When we think of "narrative', we think of storytelling, of a format spread out over the pages of a book. But in art, narrative means compressing a story into a visual unit or series seen at once.
In other centuries, artists used symbols familiar to viewers to relate a story from the Bible or mythology. Later artists used narrative to relate news events, present everyday life or stir emotions. The narrative went out of style with the coming of abstract art, but it has returned in recent decades. Contemporary narrative artists suggest content that is often inconsequential, indecipherable or open to multiple interpretation. The viewer may fill in the blanks from his own experience or imagination.
A show of eight artists, whose work explores the range of the narrative, is on display at the Dunedin Fine Art Center. It is curated by Carol Todaro, who left the bay area in 1991 but has returned to stage other shows at the center. This is her first in two years.
The show is not a chance for us to fully assess individual artists; we would need to see more of each's work to do that. Rather, it is an opportunity to consider the ways today's artists use contemporary idioms to make a statement.
Though seven of the artists are from Florida, only Maria Brito (Miami) and Mary Segal (Roseland) have exhibited in the bay area before.
Clean and articulate is the objective way to describe Kate Kretz's oil paintings, but you can't stop there. Kretz exhibits two works, both from a series of women asleep in cars. Her palette of brilliant secondary colors _ orange, green and purple _ create high contrast, and is emotionally agitating. But the women seem to be sleeping peacefully. In How Not To Be a Victim of your own Expectations, p. 73, the only real cause for alarm is a few strands of hair caught in the seat belt. The title is taken from a magazine article.
Family Portrait II from the series Traveler and His Road is a stainless steel sculpture by Gagik Aroutiunian of Baltimore, formerly of Armenia. A structure of precariously thin legs holds six trays, each with one or two photographs of family members, covered with liquid that will eventually cause them to fade. The artist completes the work with metal towers that draw the eyes upward, but with limited fulfillment.
Jennifer Renninger exhibits six works from her series, La Menagerie Du Museum (sic) National d'Histoire Naturelle, which plays on the dioramas in natural history museums that encase three-dimensional environments of a distant place or time. Referring to the sentimental times when those museums first came into being, she stages unreal settings, such as a horned woman in a diaphanous forest, then photographs them and sets the illusory reference in a deep, dark brown frame.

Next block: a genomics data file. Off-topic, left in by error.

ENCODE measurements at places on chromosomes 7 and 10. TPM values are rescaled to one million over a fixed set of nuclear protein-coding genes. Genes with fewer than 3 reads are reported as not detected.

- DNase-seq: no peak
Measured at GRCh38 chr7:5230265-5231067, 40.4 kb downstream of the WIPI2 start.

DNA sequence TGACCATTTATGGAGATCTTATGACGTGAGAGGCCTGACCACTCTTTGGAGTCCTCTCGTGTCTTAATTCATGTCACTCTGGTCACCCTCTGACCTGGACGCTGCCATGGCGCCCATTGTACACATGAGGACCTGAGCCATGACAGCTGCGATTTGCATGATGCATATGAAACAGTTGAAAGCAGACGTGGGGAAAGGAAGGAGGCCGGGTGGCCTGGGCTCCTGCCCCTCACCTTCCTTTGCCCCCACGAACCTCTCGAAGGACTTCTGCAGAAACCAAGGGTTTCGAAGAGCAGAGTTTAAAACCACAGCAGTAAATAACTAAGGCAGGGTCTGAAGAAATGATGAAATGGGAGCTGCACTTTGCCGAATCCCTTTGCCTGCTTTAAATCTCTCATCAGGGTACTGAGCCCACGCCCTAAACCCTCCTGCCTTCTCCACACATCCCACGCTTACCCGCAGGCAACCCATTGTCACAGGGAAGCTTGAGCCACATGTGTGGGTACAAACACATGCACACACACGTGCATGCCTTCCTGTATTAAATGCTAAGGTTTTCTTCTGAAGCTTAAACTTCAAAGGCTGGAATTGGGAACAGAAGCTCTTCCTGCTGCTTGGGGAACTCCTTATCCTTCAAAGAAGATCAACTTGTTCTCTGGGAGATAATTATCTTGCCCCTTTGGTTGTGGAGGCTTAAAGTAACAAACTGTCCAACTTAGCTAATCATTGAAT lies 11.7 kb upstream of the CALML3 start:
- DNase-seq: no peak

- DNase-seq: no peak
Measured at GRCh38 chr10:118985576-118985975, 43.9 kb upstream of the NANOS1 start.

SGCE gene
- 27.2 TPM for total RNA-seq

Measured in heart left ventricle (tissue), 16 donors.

Rima Jabbur's diptych, The Resolving Storm, uses ominous colors and dynamic composition to show a bare and twisted tree in the upper left quadrant of one painting, contrasting with a yelping dog in the lower right. The dog could be stuck in the ground or giving birth; we do not see her hind legs. In the right painting, a faceless figure builds a boat hull, suggesting the story of Noah. The figure's red shirt is the one bright color in the two pieces, and is the most centered of the sparse images, suggesting a solution to the pain on the left.
In 25 candid photos, Dan Larkin's Cape Cod Diary provides a chronological record of one of his many trips to Cape Cod. His artist's statement offers clues: He feels at home there; his friends are like family. The photos, 8 by 10 inches including matte, are each defined by a perimeter line of irregular gray or black.
Maria Brito, who has exhibited in the bay area several times, uses free-standing mixed media assemblages to deal with her Catholicism and her Cuban American background. Some Mean Well incorporates an intravenous bottle of nails, vials of black substance, a rusty chain, organic white forms in vises and a black and white reproduction of a religious painting. The story line is muddled, but the message is clear: Suffering is occurring.
Mary Segal recycles word processor tape and scraps of painted paper into several panels that she calls frankly autobiographical narrative drawings. Here and there it is possible to read a word or even a series of words as she documents the happenings in her studio. The concept is unique, but its content and visual impact are remote. It is the least satisfying of the works on view.
Yolanda Sanchez draws on her Latin American (Spanish and pre-Columbian) heritage for two large works, minimal in image and vigorous in form, technique and color, to effectively express the theme of carnival, the festival before Lent. She uses the symbolism of the mask to heighten mystery.
As always, the center has done a fine job of creating an accompanying children's environment where adults can help youngsters gain more meaning from the show, and a notebook of additional information about the exhibit.
The Narrative Spirit
Where: Dunedin Fine Art Center, 1143 Michigan Blvd., Dunedin
When: 9 a.m.-5 p.m. Monday-Friday and 1-4 p.m. Sunday through April 11
Also on exhibit: Faculty Focus 97, selected works from the center's faculty
Related family activity: Today, 10-10:45 a.m. and 11-11:45 a.m. _ Tell Me a Story, Gallery tour, discussion, creative activities for preschool children and parents.